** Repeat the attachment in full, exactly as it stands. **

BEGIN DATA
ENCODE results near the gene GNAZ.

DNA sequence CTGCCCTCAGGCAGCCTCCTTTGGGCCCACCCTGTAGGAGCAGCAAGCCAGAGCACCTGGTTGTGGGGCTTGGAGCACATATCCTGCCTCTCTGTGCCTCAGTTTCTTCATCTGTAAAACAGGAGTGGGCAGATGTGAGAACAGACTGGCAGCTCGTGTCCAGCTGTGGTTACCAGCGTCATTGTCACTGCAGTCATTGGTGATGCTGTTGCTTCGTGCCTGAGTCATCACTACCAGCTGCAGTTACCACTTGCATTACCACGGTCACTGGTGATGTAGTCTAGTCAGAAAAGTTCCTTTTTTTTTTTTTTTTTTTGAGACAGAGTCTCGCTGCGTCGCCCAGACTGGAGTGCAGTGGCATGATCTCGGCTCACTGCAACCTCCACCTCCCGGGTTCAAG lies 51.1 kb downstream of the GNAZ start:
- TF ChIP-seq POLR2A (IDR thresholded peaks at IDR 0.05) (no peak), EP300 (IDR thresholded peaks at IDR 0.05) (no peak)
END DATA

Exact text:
ENCODE results near the gene GNAZ.

DNA sequence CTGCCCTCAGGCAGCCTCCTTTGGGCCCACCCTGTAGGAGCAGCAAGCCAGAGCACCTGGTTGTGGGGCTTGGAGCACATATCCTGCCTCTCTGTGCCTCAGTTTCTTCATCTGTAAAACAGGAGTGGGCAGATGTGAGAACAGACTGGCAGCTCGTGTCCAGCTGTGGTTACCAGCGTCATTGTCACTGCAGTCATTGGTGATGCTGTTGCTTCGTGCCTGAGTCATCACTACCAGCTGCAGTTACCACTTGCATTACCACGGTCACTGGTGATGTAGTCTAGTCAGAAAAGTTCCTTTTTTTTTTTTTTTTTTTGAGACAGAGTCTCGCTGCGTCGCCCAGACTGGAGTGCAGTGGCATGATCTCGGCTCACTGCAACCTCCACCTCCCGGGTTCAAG lies 51.1 kb downstream of the GNAZ start:
- TF ChIP-seq POLR2A (IDR thresholded peaks at IDR 0.05) (no peak), EP300 (IDR thresholded peaks at IDR 0.05) (no peak)